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This article may contain information on medical procedures that are not recommended or endorsed by Catholic Health Partners. Promotion of this topic is prohibited by the Ethical and Religious Directives for Catholic Health Services. In the Ethical and Religious Directives, Catholic health institutions are prohibited from condoning contraceptive practices. Married couples should be given information about natural family planning as well as the church’s teachings on responsible parenthood. The information in this article is designed for educational purposes only. It is not provided as a professional service or as medical advice for specific patients.

Hypercoagulable states

Definition

Hypercoagulable state is a condition in which you are more likely to develop blood clots. Blood clots can develop in either arteries or veins.

See also:

Alternative Names

Thromboembolic states; Factor V Leiden; Prothrombin mutation 20210A

Causes, incidence, and risk factors

Hypercoagulable states fall into two groups:

  • Inherited
  • Acquired

Inherited means you are born with the tendency to form abnormal blood clots. Common inherited conditions that affect clotting are factor V Leiden and the prothrombin mutation 20210A. Rare inherited conditions include protein C, protein S, and antithrombin III deficiencies.

Acquired means you develop the tendency to form abnormal blood clots later in life. Some medical situations can lead to the formation of abnormal blood clots. These include cancer, recent surgery or trauma, obesity, liver or kidney disease, and use of certain medications.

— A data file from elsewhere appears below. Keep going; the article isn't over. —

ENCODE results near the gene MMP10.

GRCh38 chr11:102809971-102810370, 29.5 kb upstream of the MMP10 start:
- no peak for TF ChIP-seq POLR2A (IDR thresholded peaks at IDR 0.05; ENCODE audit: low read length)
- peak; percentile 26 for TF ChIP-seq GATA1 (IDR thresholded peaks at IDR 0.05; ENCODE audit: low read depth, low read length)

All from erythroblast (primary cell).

Situations that can lead to the formation of blood clots include prolonged bedrest, dehydration, poor positioning (such as crossing the legs), sitting for long periods (such as in a plane or car), and long-term use of an intravenous catheter.

Women who take birth control pills or hormone replacement therapy are more likely to develop blood clots. This risk is greatly increased in those who also smoke. The time before, during, and after pregnancy also increases the risk of clots.

Symptoms

Signs and tests

Treatment

Support Groups

Expectations (prognosis)

Complications

Calling your health care provider

Prevention

References

Schafer AI. Thrombotic disorders: hypercoagulable states. In Goldman L, Ausiello D, eds. Cecil Medicine. 23rd ed. Philadelphia, Pa: Saunders Elsevier; 2007: chap 182.

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Review Date: 10/6/2010

Review By: David C. Dugdale, III, MD, Professor of Medicine, Division of General Medicine, Department of Medicine, University of Washington School of Medicine; James R. Mason, MD, Oncologist, Director, Blood and Marrow Transplantation Program and Stem Cell Processing Lab, Scripps Clinic, Torrey Pines, California. Also reviewed by David Zieve, MD, MHA, Medical Director, A.D.A.M., Inc.

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